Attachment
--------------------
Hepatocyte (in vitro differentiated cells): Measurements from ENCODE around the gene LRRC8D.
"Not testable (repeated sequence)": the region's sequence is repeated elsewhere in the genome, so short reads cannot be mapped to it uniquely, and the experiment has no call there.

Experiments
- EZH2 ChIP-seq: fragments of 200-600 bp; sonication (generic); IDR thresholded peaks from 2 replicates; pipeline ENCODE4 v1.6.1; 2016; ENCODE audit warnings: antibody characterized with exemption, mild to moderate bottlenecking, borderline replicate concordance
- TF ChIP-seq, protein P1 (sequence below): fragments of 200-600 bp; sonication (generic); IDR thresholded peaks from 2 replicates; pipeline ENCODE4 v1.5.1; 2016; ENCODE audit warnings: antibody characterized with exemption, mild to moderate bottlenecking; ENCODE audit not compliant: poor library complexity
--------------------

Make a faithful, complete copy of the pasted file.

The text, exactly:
Hepatocyte (in vitro differentiated cells): Measurements from ENCODE around the gene LRRC8D.
"Not testable (repeated sequence)": the region's sequence is repeated elsewhere in the genome, so short reads cannot be mapped to it uniquely, and the experiment has no call there.

Experiments
- EZH2 ChIP-seq: fragments of 200-600 bp; sonication (generic); IDR thresholded peaks from 2 replicates; pipeline ENCODE4 v1.6.1; 2016; ENCODE audit warnings: antibody characterized with exemption, mild to moderate bottlenecking, borderline replicate concordance
- TF ChIP-seq, protein P1 (sequence below): fragments of 200-600 bp; sonication (generic); IDR thresholded peaks from 2 replicates; pipeline ENCODE4 v1.5.1; 2016; ENCODE audit warnings: antibody characterized with exemption, mild to moderate bottlenecking; ENCODE audit not compliant: poor library complexity